Krishnadev Calamur | KNKX

Krishnadev Calamur

Krishnadev Calamur is NPR's deputy Washington editor. In this role, he helps oversee planning of the Washington desk's news coverage. He also edits NPR's Supreme Court coverage. Previously, Calamur was an editor and staff writer at The Atlantic. This is his second stint at NPR, having previously worked on NPR's website from 2008-15. Calamur received an M.A. in journalism from the University of Missouri.

Update at 9:00 a.m.

Darren Wilson, the police officer who shot and killed Michael Brown, told a grand jury in September that the 18-year-old hit him in the face with a fist following an exchange between them on Aug. 9 in Ferguson, Mo.

The grand jury on Monday declined to charge Wilson, who is white, in the killing of Brown, who was black.

Updated at 5:00 p.m.

Attorneys for the family of Michael Brown, the 18-year-old who was shot and killed by Ferguson, Mo., police officer Darren Wilson, said they had expected Monday's outcome in which a grand jury declined to charge the officer in the fatal shooting.

"We could see what the outcome was going to be, and that is what occurred last night," attorney Benjamin Crump said at a news conference in St. Louis Tuesday.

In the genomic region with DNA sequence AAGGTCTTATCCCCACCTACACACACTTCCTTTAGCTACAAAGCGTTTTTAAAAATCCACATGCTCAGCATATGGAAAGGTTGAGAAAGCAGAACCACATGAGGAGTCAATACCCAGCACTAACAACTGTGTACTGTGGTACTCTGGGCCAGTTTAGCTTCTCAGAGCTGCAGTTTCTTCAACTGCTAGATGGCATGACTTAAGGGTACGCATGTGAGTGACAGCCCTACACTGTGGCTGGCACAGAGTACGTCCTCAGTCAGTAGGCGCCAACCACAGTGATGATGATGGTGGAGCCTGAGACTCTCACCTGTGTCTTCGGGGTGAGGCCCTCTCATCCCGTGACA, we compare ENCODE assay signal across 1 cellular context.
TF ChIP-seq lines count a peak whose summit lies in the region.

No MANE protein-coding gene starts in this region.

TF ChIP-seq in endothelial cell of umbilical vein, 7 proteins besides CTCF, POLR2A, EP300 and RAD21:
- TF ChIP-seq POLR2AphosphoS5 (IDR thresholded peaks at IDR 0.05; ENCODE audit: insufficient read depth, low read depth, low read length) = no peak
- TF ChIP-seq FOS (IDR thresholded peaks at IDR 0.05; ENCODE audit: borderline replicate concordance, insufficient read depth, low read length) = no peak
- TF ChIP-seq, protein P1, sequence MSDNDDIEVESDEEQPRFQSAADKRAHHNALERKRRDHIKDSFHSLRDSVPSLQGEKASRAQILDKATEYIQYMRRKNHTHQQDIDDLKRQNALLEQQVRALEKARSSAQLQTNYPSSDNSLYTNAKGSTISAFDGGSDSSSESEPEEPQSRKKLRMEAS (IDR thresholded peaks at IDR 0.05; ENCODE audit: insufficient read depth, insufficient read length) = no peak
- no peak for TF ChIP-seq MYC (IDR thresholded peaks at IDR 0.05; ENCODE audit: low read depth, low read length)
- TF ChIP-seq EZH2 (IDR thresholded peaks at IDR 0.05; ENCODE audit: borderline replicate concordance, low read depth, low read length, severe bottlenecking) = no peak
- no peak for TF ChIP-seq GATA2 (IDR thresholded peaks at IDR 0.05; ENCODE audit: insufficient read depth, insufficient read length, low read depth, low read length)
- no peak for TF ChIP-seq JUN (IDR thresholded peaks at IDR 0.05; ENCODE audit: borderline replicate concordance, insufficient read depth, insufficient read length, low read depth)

He said the fact that Wilson was not indicted shows the system is broken.

Israel's Cabinet approved a draft law on Sunday that defines the country as "the nation-state of the Jewish people." The move has angered not only Israel's Arab citizens, but also some members of Prime Minister Benjamin Netanyahu's coalition government.

NPR's Emily Harris is reporting on the measure, which must still be approved by Israel's Parliament. Here's what she told our Newscast unit:

U.S. Secretary of State John Kerry and his Iranian counterpart, Foreign Minister Mohammad Javad Zarif, added another meeting today in Vienna in the push toward an agreement on Iran's nuclear program.

Iranian news reports had earlier said Zarif was returning to Tehran for further instructions. And Kerry had been scheduled to leave Vienna for Paris – something he could still do while talks continue — before adding the late Friday meeting.

The Texas State Board of Education has voted to approve the use of 89 history and social studies books across the state.

The 10-5 vote in the Republican-controlled panel was along party lines. The Texas Tribune has more:

Martial law in Thailand will remain in place "indefinitely," the country's justice minister told Reuters in an interview nearly six months after the military overthrew the government of Prime Minister Yingluck Shinawatra.

Former News of the World editor Andy Coulson, who was found guilty of conspiracy to hack personal voice mails, was released today after serving less than five months of his 18-month sentence.

British news reports say that as a condition of early release, Coulson, 46, will have to wear an electronic tag for the remainder of his sentence.

London Mayor Boris Johnson owes the IRS money — and he's not going to pay it.

Johnson, who was born in the U.S. and lived here until he was 5 years old, holds dual U.S.-U.K. citizenship.

At issue, he told NPR member station WAMU's Diane Rehm Show in an interview, was capital gains on the sale of his first residence, a sum that is not taxable in Britain.